It’s not uncommon to interview for a job that doesn’t align with your high school or post-secondary area of study.
But what if your wit and charm isn’t enough to overcome the fact that you have zero prior experience? Work-based learning is an excellent route to take in order to gain on the job experience and training while finishing your education. Work-based learning takes place in the form of a job shadowing, internships and apprenticeships-just to name a few. Find out if this might be a great way for you to explore a career opportunity and earn a wage while doing so.
The Value of an Internship
It’s not about coffee runs anymore
There are many benefits of completing an internship, some of which include, work experience, learning how work as a team and as individuals. Interns typically have the opportunity to meet new people and start building relationships and their network of contacts. As an intern, you will be able to build your own reputation in the industry that interests you most.
Internships are a fantastic tool to use for your resume also. Expressing your skills and experience to perspective employers is key to successful applications. Many employers even use internships as a way to find potential candidates for full-time employees in their business.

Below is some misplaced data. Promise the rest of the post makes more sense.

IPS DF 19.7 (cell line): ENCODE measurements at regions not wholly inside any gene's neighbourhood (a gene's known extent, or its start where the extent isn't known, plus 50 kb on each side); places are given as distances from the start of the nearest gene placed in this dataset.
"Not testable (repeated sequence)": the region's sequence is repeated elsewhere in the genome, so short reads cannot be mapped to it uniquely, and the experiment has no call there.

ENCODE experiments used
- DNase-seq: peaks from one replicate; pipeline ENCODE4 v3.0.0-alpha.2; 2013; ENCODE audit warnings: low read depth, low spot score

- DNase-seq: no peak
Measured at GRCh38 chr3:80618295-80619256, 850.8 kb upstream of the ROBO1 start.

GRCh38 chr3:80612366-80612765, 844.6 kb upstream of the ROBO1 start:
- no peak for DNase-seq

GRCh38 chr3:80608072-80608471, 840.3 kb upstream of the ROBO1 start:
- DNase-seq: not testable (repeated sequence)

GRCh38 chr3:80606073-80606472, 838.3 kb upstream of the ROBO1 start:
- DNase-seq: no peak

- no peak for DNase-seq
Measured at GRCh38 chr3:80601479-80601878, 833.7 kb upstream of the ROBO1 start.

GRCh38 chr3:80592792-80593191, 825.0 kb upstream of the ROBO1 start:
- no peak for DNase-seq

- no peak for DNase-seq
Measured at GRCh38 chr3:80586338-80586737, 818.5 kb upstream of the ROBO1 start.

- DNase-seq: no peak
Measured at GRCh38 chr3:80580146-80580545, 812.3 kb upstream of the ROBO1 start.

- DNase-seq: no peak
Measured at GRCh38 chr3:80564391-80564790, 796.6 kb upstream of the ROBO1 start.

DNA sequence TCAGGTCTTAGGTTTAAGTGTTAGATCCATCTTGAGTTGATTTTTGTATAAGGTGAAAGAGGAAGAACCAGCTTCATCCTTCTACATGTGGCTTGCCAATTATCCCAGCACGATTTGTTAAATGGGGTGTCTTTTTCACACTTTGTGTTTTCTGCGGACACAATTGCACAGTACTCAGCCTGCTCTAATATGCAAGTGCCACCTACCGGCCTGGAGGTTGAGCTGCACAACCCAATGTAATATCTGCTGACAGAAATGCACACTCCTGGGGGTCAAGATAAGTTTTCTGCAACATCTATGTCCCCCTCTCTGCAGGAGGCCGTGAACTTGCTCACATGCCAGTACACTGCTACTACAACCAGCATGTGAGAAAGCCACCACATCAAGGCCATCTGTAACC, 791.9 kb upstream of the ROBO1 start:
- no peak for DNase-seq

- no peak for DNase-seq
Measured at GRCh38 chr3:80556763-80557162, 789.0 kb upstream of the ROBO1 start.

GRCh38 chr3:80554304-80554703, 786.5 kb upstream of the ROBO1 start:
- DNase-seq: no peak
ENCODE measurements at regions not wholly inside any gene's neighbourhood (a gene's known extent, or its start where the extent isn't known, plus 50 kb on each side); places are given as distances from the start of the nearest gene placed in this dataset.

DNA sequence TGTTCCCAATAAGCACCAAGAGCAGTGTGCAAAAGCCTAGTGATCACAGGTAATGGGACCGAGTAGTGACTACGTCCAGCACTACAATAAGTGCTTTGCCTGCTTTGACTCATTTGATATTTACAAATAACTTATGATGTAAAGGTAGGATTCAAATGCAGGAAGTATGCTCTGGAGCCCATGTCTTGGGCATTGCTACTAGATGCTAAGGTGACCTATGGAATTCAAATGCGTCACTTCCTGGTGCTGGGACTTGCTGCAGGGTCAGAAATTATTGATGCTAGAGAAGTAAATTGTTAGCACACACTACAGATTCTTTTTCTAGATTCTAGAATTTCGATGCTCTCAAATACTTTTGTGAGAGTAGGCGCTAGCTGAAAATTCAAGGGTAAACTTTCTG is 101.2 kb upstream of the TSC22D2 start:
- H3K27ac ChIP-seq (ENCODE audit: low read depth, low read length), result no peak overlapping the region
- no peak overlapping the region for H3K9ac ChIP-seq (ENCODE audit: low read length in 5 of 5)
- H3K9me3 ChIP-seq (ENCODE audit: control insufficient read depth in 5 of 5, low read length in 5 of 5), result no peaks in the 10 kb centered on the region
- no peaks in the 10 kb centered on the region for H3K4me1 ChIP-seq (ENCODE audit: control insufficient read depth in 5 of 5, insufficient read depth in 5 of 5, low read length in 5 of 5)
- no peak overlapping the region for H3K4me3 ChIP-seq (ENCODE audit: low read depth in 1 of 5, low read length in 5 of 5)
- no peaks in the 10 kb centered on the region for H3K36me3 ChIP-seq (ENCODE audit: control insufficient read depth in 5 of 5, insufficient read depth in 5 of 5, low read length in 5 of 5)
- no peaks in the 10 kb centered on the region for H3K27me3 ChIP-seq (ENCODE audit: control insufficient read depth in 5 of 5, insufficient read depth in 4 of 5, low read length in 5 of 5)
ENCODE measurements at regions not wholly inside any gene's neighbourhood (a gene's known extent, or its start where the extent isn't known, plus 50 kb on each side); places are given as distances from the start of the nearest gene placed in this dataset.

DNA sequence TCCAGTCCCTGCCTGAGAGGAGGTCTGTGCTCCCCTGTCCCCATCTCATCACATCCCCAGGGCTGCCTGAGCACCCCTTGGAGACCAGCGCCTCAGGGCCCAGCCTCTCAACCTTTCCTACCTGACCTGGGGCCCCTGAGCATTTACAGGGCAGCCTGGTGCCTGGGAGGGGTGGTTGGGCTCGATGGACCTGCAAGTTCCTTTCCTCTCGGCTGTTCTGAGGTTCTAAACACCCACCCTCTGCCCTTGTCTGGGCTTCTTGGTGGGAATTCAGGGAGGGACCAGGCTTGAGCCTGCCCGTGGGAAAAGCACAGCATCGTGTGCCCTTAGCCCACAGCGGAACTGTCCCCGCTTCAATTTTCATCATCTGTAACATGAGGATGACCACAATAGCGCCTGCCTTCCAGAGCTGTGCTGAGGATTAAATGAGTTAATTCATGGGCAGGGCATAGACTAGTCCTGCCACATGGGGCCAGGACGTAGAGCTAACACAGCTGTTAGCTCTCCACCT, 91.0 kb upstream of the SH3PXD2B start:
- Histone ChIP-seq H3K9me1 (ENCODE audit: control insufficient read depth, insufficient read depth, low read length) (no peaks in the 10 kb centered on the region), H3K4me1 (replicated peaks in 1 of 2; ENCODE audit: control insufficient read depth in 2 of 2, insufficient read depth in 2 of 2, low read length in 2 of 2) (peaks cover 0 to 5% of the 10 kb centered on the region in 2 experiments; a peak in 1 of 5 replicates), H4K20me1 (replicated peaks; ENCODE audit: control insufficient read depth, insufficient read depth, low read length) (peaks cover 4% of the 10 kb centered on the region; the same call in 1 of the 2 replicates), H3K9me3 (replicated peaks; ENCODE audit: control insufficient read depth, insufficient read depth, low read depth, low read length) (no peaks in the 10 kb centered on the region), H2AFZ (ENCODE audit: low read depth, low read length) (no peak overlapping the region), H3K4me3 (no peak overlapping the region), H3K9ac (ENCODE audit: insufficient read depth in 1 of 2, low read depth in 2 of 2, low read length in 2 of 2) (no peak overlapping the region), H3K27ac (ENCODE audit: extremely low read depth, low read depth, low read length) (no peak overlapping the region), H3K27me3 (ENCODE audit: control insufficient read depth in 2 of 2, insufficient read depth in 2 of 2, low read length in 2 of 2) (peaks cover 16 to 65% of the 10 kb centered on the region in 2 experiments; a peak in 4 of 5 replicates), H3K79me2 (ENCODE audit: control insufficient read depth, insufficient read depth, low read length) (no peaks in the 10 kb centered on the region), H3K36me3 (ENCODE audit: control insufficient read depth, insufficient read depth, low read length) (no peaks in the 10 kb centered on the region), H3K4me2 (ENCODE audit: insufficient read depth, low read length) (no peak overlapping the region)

On the first day of his internship at Big Sky Economic Development, Seth Swandal from Rocky Mountain College, was unsure of what to expect. While he had read the job description and learned more from the interview process, his worst fear was “showing up and being put in the filing closet.” Fortunately those concerns were short lived as he was thrown into the mix from day one, quickly become part of the Big Sky Economic Development team. The internship “blew my expectations out of the water” he says, “I loved being involved with community leaders, business owners, getting to work with them and network with them all summer.”
According to Melanie Schwarz, Director of Marketing and Member Investors, the key to Seth’s successful internship was ensuring he had “a meaningful project to complete” as well as making sure the project could be completed in the timeframe of his internship, “ (It is) very important they can see the end result and be proud of what they accomplished.”
Seth’s successful internship is one of many at Big Sky Economic Development and the results can be seen in the full video here that Seth himself filmed, edited and produced.
It’s Not Just for the Trades Anymore
The Montana Department of Labor and Industry describes registered apprenticeship as a type of work-based learning in which a worker participates in both classroom time and on-the-job training, leading to a nationally recognized credential. Union and non-union employers can sponsor apprenticeship training. Apprenticeships are typically two to four years and employers hope for a positive return from the apprentice in terms of workforce training and retention. Apprentices have the opportunity to earn wages while earning their certification, they also typically earn more than the average college student working around class schedules. Apprentices usually see a high return on their investment, and so do the business who participate in them. Learn More